The man from Bucha also shared his experience of solidarity with other people living under occupation. His family had gots that gave milk. They started sharing it with others. Through such a network, he managed to obtain insulin for his mother:

‘The goats gave birth, they started milking. And my parents were milking them. So, we had milk, and we would share it with people. We would also share other food and whatever we had that we didn’t need. Later, of course… My mum was almost running out of insulin because, well, she has this problem, and… Sister-in-law said that, yeah, back when there was the occupation, that humanitarian help was delivered or something, that it was being delivered somehow and distributed at the hospital. But it was really hard to get there. And once, that man, the one with wood, was passing by. We gave him milk and asked if he knew anything about humanitarian aid being delivered, and medicines. He said, “Yes, I heard about that, which meds do you need?” He asked my mum to give him a list of the meds she needed. She wrote the list, gave it to him. And the next day, they brought insulin and other meds and everything. I mean, well, not all the meds, but most importantly, there was insulin, thank God. We calmed down. ‘Cause mum, she was just about… Plus, we had no syringes and only one needle, which was so dull it could barely pierce. That was really harsh – we still had insulin but almost no syringes left. Thank God that man brought the insulin, and it got a bit better. People here were trying to help each other whenever they saw someone in need, to pass each other things, whatever they could. Of course, walking in the street, it was more or less not scary only during the quiet hours.’

During this year, solidarity networks were established both within the civilian population and between civilians and the military. People who found themselves under occupation were trying to pass on information to the Armed Forces of Ukraine. This is obviously very dangerous. Here is what the research participant from Bucha told us about such an experience:

‘We swapped Viber for Signal because Signal, people said, has better protection, and it’s harder to hack it. There, we didn’t add any other people, and we would chat there. Tanks, let’s say, tanks or cars are riding there, shootings or something. And then, there were people who would pass on the information to the Territorial defence or to the military. We were trying to help and inform in that way. … And the military equipment we took pictures of and exchanged with each other – we had to delete those ‘cause if they saw that kind of information on your mobile phone, they could, as the saying goes, execution on the spot.’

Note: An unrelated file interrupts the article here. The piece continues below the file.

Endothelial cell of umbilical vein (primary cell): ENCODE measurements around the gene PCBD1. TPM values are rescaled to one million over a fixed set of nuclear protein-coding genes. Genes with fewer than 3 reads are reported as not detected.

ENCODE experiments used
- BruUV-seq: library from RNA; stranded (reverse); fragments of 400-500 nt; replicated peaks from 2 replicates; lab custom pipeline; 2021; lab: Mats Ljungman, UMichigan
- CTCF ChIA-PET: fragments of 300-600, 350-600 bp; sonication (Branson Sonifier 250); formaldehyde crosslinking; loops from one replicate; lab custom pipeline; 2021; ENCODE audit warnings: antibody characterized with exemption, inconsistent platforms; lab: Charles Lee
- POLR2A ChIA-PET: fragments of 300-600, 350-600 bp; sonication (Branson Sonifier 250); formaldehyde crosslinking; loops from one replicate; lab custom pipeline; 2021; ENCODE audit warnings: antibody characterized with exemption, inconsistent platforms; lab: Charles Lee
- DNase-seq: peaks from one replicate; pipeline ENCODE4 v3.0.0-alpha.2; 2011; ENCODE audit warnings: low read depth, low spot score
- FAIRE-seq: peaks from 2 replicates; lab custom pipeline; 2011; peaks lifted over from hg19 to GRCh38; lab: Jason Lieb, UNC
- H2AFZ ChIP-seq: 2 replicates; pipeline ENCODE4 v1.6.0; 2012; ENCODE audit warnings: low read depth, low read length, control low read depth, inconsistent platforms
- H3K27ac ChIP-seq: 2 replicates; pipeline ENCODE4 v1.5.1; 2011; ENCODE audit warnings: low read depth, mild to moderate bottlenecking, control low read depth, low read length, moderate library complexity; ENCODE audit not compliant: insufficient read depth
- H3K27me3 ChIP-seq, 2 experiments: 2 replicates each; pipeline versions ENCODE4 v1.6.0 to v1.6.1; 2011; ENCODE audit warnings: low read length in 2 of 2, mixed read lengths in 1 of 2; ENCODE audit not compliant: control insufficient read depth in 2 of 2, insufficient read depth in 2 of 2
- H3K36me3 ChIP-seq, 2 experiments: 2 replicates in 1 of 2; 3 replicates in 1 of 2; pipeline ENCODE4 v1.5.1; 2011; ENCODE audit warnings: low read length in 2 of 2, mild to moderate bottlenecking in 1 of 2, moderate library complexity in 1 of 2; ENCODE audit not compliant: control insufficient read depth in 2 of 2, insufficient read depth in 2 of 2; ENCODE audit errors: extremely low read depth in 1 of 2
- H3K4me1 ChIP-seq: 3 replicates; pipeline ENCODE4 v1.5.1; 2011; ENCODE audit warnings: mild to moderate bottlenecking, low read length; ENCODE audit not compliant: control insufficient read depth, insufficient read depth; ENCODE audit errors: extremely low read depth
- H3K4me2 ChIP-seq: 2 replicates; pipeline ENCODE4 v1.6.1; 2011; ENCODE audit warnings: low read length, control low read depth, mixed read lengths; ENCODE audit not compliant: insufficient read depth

Every so often, participants would tell us that they hide from their relatives what they really do not to worry them. A volunteer who came to the east of Ukraine from the west to evacuate civilians from the war zone confessed: ‘When I come here to volunteer, I don’t… Well, I come up with different stories about how I help rebuild houses in central Ukraine or something.’

Almost every participant has a relative or friend who joined the Territorial Defence without any previous experience. Supporting military people – those one personally knows or not – becomes a part of one’s life:

‘People who’d never seen weapons, and when there are just eight guns in your village, and they all want to join the Territorial Defence. And what will they do there against heavy machinery? … When they went at tanks with Molotov cocktails, and three men died at once. Among them was one of the best kids’ football coaches, he led them into attack… Well, that was also shocking to me that… I, I didn’t think that the Territorial Defence could be of any use to our country. But it turned out that many of them are now fighting and protecting me. V***, a friend of mine, he joined the Territorial Defence in the first days, he defended our village from day three, and now he’s at war. Well, I’m proud of him. Because he used to be a truck driver who worked abroad, and he went [to war] ‘cause he’s got two kids.’